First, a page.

Dezeen Magazine

Van Leeuwenhoek Laboratory by DHV Architecten

Eindhoven studio DHV Architecten have completed a laboratory for nanotechnology in Delft, the Netherlands.

Called Van Leeuwenhoek Laboratory, the building centres around an atrium where meetings can take place.

Above photo is by Koos Rensen

The laboratory operates 24 hours a day and corridors lining the facade make scientists visible from outside the campus.

Photographs are by Rene de Wit unless stated otherwise.

The information below is from the architects:

Van Leeuwenhoek Laboratory. It’s an advanced research facility for nanotechnology. It is unique in being the only laboratory where a national research organization and a leading technology university join forces to create the extraordinary.

This state-of-the-art facility is the result of decades of pioneering research by TNO and TU Delft.

Whether it is science, education, R&D or business opportunities: Delft is at the heart of nanotechnology innovations worldwide.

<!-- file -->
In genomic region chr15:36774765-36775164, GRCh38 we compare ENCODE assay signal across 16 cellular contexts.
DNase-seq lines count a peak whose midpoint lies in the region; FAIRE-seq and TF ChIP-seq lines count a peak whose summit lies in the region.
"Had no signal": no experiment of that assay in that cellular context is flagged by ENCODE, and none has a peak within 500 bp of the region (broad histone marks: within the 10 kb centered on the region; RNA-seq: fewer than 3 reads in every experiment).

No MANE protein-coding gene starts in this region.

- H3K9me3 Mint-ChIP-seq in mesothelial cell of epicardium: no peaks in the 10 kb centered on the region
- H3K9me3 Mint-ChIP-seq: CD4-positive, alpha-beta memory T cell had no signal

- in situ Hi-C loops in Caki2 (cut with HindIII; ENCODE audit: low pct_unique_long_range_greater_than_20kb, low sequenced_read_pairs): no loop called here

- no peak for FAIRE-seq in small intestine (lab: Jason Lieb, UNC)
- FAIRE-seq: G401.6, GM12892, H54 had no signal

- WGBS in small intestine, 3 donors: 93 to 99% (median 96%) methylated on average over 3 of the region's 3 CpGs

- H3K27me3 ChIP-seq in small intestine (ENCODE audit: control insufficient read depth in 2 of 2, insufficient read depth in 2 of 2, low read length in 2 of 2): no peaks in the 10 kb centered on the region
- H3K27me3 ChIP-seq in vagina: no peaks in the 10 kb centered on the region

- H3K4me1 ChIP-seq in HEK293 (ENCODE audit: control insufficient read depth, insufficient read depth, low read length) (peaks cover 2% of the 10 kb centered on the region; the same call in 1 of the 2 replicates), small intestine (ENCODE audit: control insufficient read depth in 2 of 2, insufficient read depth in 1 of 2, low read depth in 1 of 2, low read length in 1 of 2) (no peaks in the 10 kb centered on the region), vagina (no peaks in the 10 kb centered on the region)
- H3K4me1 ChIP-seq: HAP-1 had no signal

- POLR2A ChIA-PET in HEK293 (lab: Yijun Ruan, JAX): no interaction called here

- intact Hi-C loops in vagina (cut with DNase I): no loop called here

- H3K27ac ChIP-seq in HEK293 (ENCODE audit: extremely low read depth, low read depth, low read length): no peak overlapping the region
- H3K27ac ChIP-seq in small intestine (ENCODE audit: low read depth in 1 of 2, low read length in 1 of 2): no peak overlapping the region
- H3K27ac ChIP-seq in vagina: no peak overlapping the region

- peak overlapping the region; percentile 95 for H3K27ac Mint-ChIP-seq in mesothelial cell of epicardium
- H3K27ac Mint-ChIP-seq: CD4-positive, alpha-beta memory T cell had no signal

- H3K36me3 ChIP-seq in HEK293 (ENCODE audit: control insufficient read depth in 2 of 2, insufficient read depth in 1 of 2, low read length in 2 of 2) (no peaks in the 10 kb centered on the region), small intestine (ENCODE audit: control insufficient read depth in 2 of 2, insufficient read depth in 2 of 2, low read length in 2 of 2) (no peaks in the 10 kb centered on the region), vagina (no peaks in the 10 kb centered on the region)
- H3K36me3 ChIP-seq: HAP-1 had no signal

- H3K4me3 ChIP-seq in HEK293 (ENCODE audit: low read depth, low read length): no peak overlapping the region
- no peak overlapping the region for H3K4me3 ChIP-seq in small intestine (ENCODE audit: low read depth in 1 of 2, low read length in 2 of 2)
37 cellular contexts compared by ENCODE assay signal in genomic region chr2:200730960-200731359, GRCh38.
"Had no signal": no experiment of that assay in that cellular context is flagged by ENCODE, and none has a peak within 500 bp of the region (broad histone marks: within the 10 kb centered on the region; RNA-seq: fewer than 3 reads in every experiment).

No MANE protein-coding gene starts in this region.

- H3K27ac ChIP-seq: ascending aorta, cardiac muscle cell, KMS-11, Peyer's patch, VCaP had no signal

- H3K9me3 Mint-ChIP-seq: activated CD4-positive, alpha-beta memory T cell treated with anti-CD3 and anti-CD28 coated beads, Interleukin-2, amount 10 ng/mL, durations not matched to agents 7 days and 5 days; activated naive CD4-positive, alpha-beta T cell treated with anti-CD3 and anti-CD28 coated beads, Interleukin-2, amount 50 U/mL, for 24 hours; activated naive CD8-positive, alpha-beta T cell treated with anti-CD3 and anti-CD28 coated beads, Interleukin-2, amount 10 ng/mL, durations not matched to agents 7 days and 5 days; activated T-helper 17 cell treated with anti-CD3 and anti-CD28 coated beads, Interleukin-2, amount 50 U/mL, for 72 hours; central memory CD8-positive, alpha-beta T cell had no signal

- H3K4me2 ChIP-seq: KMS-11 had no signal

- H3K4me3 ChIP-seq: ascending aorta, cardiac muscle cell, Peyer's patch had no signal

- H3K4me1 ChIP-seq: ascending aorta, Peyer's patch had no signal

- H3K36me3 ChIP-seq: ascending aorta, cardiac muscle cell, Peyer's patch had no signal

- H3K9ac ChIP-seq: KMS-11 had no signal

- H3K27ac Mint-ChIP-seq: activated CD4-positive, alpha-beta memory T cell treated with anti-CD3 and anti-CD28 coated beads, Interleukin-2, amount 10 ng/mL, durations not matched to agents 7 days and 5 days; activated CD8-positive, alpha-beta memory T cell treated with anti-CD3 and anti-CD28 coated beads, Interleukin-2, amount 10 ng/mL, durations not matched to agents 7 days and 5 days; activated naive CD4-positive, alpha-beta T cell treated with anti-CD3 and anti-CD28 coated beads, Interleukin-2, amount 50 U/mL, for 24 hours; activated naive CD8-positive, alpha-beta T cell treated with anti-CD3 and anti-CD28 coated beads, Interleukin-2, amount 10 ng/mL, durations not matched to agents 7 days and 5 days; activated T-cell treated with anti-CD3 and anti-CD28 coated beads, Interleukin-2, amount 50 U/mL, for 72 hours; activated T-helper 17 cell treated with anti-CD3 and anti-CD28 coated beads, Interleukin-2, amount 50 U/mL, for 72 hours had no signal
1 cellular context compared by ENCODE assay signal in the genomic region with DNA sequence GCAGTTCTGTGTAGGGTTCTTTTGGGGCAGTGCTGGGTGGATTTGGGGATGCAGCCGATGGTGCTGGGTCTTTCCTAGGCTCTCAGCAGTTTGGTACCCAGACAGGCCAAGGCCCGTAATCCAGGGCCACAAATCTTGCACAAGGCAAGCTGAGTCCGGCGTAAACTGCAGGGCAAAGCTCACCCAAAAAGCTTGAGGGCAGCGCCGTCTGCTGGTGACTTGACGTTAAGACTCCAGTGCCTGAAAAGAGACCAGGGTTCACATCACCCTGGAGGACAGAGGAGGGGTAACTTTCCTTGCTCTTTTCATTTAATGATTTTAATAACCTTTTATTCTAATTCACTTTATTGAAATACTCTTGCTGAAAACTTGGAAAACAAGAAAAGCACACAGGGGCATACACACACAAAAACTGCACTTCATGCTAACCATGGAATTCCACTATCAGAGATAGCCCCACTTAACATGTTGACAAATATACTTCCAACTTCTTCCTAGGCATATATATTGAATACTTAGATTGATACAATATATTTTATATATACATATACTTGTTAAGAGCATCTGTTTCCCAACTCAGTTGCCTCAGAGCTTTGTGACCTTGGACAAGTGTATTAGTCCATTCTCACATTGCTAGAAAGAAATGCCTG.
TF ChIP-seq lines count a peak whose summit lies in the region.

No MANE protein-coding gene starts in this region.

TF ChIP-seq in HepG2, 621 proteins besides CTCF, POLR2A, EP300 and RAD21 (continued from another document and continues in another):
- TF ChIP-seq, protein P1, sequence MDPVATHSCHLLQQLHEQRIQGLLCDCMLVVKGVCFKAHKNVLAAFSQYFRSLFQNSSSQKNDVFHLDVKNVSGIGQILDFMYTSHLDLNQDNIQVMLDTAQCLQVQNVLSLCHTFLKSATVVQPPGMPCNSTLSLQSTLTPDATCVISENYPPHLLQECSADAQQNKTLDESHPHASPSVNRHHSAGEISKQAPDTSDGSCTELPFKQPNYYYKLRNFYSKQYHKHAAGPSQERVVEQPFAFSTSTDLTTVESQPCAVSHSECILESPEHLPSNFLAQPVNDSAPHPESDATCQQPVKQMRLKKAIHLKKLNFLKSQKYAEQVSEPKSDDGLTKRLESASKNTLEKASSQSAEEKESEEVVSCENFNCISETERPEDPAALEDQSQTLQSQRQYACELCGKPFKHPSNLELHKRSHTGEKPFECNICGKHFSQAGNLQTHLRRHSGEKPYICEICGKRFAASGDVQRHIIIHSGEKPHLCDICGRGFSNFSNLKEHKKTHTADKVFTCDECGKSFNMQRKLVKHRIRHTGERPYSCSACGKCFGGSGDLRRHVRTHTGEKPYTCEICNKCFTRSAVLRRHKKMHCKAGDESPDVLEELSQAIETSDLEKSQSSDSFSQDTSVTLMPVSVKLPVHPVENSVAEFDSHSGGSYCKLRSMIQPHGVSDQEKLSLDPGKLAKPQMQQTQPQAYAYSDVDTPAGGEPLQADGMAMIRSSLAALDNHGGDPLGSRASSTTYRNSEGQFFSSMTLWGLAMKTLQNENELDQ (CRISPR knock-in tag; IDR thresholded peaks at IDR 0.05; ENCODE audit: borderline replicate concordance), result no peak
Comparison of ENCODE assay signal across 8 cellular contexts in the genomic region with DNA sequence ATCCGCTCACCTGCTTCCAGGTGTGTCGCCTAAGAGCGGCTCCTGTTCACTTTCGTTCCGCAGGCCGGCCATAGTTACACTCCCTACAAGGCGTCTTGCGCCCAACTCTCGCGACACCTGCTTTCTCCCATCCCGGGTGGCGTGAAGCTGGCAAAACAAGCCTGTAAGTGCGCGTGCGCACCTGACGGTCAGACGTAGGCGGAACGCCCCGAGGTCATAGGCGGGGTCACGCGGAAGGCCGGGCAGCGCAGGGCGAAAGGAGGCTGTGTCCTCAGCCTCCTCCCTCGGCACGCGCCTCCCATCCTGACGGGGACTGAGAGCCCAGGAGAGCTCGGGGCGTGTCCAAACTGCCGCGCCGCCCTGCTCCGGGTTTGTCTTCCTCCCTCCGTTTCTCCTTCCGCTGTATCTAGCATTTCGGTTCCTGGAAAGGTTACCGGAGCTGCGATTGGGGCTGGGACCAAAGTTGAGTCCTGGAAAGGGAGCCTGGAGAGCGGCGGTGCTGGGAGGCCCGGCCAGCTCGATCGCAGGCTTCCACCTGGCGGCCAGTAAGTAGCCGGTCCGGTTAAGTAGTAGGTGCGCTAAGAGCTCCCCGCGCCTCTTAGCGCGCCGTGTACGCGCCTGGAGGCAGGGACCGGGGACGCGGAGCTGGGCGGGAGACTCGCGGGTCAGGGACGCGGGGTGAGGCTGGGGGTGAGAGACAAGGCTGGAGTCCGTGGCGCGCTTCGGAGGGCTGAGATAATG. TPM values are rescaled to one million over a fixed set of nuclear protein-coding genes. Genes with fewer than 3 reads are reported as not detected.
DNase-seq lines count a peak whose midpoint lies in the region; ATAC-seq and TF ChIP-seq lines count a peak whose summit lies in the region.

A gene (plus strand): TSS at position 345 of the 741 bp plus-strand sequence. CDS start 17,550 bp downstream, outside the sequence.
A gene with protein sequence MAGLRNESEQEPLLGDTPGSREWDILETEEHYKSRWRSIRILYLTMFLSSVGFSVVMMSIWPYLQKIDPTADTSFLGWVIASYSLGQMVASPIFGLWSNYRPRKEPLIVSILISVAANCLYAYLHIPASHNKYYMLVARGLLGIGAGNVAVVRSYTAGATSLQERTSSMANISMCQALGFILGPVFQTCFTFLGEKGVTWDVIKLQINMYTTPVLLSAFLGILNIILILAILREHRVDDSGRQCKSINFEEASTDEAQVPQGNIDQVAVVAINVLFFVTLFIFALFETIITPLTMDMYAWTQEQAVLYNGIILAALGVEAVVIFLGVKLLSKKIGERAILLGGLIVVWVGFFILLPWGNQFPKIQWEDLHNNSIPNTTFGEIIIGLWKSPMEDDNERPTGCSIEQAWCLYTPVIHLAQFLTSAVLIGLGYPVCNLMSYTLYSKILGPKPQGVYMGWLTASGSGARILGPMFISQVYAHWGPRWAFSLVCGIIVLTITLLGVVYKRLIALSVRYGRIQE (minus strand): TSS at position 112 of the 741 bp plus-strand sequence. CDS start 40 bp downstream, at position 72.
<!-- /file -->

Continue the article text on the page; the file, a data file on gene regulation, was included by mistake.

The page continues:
Industrial buildings are characterized by a pragmatic and process-driven configuration.

Unlike schools, theaters and libraries it’s not the user-experience but the industrial process which is leading.

Form follows function.

Progressive and very complex research places extremely high demands on the building.

The underlying principle of the architectonic design was to once again place humans in a central position.

The focus thus lies on communication between the building’s users, but also on (visual) communication with the outside world – the atrium plays an important role in this.

It forms an interface between the clean rooms (machine) and users. The atrium is suitable for meetings and stimulates an exchange of knowledge.

Because the building is occupied around the clock, at night it acts as a beacon for its surroundings.

The main corridors adjoin the outer facades in such a way that the scientists become visible from the campus and the daylight and heat load of the cleanrooms can be regulated more efficiently.

The colored perforations in the building’s façade provide insight into the technology of the future, from within the building they serve as guiding points for the technical staff.

Client: TNO Finance & Real Estate
Location: Delft – The Netherlands
Project scope: 9300 m2 GFA
Design to completion: 2004 – 2009

Click for larger image

Click for larger image

Click for larger image

Click for larger image

Click for larger image

Click for larger image

See also: